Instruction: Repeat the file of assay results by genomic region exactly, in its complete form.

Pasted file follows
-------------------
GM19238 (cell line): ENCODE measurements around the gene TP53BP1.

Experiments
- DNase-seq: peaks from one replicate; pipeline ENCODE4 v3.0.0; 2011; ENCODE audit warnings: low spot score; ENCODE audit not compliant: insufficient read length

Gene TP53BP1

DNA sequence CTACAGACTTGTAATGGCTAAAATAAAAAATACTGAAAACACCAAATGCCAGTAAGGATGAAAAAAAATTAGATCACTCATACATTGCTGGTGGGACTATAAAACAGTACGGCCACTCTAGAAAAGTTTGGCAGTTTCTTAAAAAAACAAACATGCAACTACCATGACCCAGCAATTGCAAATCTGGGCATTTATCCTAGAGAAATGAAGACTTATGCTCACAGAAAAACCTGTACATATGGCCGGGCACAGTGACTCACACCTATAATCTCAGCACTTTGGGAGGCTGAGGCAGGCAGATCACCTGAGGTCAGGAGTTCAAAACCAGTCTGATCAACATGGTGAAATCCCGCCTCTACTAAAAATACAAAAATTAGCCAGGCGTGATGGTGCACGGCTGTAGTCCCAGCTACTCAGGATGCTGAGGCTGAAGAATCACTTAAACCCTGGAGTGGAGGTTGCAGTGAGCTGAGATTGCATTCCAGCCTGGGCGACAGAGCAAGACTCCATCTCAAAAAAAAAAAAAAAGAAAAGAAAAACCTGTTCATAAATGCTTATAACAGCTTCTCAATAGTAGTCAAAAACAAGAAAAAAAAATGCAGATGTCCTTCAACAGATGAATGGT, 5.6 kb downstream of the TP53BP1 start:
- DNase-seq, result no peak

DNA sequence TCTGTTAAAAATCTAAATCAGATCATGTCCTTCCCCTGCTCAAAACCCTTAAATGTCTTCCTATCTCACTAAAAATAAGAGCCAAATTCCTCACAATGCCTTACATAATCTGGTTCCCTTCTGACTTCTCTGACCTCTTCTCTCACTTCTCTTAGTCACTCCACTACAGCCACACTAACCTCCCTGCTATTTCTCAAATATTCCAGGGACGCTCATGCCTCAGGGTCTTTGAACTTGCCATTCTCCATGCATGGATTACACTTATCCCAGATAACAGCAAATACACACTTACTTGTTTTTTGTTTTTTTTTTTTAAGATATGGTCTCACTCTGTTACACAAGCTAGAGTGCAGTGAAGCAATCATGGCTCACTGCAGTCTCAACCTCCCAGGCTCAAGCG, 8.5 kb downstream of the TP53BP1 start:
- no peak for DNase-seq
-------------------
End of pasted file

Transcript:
GM19238 (cell line): ENCODE measurements around the gene TP53BP1.

Experiments
- DNase-seq: peaks from one replicate; pipeline ENCODE4 v3.0.0; 2011; ENCODE audit warnings: low spot score; ENCODE audit not compliant: insufficient read length

Gene TP53BP1

DNA sequence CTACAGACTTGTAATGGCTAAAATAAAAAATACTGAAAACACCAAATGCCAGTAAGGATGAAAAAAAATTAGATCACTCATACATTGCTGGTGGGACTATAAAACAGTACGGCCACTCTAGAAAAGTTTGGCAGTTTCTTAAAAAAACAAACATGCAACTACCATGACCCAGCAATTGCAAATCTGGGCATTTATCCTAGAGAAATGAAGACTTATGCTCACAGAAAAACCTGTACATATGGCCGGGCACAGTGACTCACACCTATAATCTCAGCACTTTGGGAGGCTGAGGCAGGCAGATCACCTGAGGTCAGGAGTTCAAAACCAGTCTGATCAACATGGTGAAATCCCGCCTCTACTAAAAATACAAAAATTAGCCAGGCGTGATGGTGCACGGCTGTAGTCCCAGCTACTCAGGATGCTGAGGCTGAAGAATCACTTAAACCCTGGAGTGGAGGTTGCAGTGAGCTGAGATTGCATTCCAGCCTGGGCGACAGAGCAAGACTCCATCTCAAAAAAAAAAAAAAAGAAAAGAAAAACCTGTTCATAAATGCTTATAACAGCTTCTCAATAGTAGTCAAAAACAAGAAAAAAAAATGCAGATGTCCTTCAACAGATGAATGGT, 5.6 kb downstream of the TP53BP1 start:
- DNase-seq, result no peak

DNA sequence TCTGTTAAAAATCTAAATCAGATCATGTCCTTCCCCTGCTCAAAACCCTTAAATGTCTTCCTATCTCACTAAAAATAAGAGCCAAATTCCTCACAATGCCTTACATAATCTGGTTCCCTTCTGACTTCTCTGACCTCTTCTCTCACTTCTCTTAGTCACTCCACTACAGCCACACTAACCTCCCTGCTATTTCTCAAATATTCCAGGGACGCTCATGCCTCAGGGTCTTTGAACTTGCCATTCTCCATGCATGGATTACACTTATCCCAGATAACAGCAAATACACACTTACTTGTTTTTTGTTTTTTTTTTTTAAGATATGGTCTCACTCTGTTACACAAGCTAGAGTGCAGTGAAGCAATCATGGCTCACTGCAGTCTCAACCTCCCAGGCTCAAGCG, 8.5 kb downstream of the TP53BP1 start:
- no peak for DNase-seq